“The statistics are really quite startling, and paint a depressing state of play for femkind – even in a city as progressive as London. Looking at them you could say that women are not only underpaid compared to men, but also less savvy with money. Alternatively they might also indicate that women are more picky when it comes to their accommodation – and prepared to cough up a bit more to be comfortable.

“As a woman I do feel concerned about the quality of housing I will be able to afford in the future – especially as a singleton, as this makes it extra expensive! It seems far more sensible to couple-up if you can, as strategic as that sounds.”

Jamie AndrewsSpareRoom user, Jamie Andrews, says:

“We need to pursue better salary equality.”

Another SpareRoom user, Kathryn Renshaw, says:

“When I was flat sharing I made a choice to rent the more expensive room because it was a safer area and had better facilities. Making that choice is what equality is about.”

What do you think? Are women getting a worse deal when it comes to renting? Tell us in the comments below

 

A Victory in the 2015 Budget

Raise the Roof logo

As most of you who’ve used SpareRoom in the past six years will know, we’ve been campaigning hard to get the chancellor to increase the Rent a Room Scheme tax threshold. We just found out he did just that in the budget, raising it from £4,250 a year to the £7,500 we asked for.

This is great news for renters – especially flatsharers. With around 19 million empty bedrooms in owner-occupied properties in England alone, we’re just not using our housing effectively. As we’re not building in anywhere near the numbers we need to, unlocking some of those rooms will make a big difference.

Here’s how:

  • Encouraging people to rent out their rooms means more supply – that helps keep rents down
  • There’s a huge demand for affordable rentals right now, especially rooms. This addresses that need head on
  • Average rents for people living with the owner are lower than traditional rents – good news for renters on a budget
  • Unlocking just 5% of those empty rooms would house almost a million people, that’s the equivalent of a city the size of Birmingham!

It’s great to see the government addressing the housing crisis with simple, effective measure that will make a difference to hundreds of thousands of people quickly, while they work out the longer term policy changes we need to fix the housing crisis for good.

Thanks to all of you who signed the petition or helped spread the word. We’d also like to thank the people and organisations who’ve supported Raise the Roof publicly over the past six years, including Shelter, Sarah Beeny and Generation Rent.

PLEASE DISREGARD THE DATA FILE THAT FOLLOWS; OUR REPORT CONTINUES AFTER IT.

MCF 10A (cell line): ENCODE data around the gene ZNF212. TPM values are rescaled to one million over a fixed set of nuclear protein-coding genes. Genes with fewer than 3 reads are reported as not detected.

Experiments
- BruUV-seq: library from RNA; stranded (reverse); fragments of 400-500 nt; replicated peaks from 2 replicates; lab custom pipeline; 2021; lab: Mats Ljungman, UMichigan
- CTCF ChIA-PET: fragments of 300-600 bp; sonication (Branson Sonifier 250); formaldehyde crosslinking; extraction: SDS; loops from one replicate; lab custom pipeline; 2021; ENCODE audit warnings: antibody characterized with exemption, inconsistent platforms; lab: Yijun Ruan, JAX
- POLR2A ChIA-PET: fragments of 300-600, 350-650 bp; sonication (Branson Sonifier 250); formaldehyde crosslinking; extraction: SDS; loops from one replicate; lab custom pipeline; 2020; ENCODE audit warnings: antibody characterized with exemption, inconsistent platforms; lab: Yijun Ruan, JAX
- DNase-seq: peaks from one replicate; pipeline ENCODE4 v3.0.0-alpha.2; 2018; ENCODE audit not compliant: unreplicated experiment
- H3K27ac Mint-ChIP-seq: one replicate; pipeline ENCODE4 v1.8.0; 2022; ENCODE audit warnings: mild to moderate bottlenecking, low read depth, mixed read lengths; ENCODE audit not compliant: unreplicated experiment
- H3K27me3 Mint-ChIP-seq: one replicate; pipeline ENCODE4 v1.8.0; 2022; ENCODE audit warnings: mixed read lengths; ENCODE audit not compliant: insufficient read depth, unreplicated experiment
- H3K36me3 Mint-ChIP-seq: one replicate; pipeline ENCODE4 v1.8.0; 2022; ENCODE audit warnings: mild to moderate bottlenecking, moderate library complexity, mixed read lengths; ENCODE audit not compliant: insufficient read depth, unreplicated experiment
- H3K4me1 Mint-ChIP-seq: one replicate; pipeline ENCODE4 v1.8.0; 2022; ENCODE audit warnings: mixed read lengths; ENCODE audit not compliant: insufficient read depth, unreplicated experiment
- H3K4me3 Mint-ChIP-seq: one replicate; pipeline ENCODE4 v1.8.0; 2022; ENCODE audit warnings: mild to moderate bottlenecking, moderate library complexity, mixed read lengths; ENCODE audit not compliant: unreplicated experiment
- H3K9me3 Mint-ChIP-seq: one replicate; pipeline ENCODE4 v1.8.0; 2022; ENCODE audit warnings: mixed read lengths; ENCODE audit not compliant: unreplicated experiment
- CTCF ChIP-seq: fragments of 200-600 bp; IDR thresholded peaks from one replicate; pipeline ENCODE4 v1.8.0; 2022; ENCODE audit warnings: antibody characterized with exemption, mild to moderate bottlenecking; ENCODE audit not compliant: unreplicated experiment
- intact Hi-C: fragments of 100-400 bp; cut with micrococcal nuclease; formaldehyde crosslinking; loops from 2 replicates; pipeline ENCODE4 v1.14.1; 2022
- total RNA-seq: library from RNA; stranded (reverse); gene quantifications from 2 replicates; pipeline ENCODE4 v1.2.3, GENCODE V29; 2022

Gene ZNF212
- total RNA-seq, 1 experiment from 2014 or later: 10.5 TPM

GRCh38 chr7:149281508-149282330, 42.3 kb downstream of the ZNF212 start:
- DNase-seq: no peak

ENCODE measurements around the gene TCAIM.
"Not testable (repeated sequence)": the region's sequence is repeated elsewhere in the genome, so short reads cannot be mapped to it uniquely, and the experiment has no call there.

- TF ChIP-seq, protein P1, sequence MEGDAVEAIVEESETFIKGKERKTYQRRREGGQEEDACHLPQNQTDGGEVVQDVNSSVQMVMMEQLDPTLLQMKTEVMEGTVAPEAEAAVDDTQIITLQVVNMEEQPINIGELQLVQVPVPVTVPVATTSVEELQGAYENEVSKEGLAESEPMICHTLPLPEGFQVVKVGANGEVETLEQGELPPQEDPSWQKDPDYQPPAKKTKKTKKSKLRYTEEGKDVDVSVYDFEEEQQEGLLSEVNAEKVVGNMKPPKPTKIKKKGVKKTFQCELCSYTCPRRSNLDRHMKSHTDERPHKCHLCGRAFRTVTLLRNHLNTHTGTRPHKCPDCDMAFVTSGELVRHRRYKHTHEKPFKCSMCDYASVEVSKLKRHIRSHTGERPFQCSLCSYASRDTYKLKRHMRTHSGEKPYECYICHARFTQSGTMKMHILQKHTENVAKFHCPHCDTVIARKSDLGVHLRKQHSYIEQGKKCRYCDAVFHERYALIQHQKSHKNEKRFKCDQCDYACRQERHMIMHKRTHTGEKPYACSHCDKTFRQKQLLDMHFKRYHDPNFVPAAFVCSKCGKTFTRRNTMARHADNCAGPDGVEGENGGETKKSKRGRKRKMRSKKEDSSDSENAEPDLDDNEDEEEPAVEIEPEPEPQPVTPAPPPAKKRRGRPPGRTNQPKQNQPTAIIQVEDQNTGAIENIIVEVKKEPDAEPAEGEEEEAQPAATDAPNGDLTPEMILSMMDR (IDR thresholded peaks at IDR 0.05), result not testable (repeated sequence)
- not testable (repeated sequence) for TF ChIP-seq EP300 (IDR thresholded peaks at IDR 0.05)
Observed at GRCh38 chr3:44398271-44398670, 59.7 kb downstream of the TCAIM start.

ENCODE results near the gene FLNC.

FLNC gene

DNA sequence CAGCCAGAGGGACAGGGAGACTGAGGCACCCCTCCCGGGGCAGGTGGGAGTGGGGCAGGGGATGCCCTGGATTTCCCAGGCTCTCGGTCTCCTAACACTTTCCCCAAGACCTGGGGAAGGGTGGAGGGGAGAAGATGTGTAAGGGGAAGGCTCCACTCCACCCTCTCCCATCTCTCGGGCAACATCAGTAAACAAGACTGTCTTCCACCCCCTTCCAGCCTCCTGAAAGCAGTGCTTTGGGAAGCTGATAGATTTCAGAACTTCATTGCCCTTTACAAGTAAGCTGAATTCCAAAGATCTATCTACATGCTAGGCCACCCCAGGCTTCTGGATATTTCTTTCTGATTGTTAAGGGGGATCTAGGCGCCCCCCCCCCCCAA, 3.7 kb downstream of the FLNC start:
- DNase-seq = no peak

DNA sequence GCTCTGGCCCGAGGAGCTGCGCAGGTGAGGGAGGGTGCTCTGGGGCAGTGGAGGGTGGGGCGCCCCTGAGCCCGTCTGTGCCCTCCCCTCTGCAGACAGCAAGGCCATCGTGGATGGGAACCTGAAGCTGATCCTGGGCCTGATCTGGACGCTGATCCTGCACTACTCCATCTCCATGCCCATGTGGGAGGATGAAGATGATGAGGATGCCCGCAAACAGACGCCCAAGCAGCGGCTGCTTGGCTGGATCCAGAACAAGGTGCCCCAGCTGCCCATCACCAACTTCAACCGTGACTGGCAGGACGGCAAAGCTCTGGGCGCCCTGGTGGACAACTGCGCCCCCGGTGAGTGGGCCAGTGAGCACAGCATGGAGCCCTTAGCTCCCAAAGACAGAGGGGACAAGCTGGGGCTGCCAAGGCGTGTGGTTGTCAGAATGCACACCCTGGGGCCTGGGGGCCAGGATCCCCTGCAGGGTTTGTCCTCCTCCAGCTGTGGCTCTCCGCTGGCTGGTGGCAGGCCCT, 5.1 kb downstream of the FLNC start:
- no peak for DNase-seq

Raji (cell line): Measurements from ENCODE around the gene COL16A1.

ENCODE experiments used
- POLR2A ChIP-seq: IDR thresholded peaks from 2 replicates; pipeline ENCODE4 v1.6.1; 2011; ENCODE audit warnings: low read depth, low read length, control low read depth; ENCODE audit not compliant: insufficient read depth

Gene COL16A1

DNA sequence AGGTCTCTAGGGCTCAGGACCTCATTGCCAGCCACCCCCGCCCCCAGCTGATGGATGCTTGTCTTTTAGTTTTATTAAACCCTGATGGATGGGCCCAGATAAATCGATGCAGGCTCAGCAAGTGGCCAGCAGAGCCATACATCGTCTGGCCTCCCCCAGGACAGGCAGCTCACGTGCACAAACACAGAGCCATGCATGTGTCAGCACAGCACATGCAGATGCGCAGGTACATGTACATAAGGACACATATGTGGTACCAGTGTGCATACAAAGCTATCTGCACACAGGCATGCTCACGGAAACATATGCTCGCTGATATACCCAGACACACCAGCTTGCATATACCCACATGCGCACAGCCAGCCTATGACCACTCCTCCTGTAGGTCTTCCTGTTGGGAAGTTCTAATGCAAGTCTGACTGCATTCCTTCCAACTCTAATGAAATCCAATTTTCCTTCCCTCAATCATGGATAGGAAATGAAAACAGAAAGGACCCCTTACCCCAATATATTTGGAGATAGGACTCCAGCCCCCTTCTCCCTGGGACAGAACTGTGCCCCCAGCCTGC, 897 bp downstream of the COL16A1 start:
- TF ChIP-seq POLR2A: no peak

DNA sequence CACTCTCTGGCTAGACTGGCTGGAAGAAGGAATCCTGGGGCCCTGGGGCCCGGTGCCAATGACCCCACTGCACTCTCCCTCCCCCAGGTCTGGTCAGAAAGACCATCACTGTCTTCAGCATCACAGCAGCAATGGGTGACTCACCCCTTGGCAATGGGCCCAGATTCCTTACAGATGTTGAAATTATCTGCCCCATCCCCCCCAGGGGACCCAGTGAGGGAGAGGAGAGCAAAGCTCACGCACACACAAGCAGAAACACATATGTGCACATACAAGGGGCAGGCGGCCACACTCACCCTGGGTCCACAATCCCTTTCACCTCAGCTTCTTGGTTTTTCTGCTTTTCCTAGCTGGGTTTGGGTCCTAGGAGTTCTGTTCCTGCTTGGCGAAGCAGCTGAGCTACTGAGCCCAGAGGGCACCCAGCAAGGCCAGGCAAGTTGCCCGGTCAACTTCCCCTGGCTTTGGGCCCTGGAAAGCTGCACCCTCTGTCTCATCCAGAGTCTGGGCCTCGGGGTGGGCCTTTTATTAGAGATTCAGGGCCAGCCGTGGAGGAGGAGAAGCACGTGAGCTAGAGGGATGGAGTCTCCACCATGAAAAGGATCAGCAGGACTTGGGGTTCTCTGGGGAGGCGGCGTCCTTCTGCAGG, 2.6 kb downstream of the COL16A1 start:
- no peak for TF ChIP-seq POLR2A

Great news all round.

Matt

Houseshare fibs: The lies people tell their housemates

Looking for a place to live is usually a stressful experience, especially when you’re trying to find a houseshare with great people – you want them to like you, you want to like them and the house needs to tick a few boxes too. With this kind of pressure, often combined with a looming move date, we wouldn’t judge you if you told the odd white lie to help you secure your dream houseshare.

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We asked SpareRoom users what lies they’ve told their housemates. The most common fibs were about house clutter:

29% of housemates lie about being neat and tidy

28% say their easy going when it comes to clutter when really they aren’t

Some sneaky housemates lie about house etiquette, denying habits like hogging the bathroom or leaving dirty dishes lying around. Beware of the housemate who ‘never take long showers in the morning’ – 11% have lied about this – and watch out for the 11% who claim is wasn’t them who finished the last of the milk.

The sociable housemates tell the odd lie about being party animals with 10% saying they’re considerate when coming home from the pub and 5% saying they never have house parties despite the house being known locally as the go-to after party venue.

Our advice to anyone looking for new housemates is to be yourselves – you’ll have more luck finding like-minded people to live with if you’re open and honest about your lifestyle and hobbies. After all, home is a place you go to relax and be yourself, not the person your housemates want you to be.

What tall stories have you told to secure a flatshare or encourage a potential housemate to move in with you? Was it worth it or did you end up trying to be someone you’re not?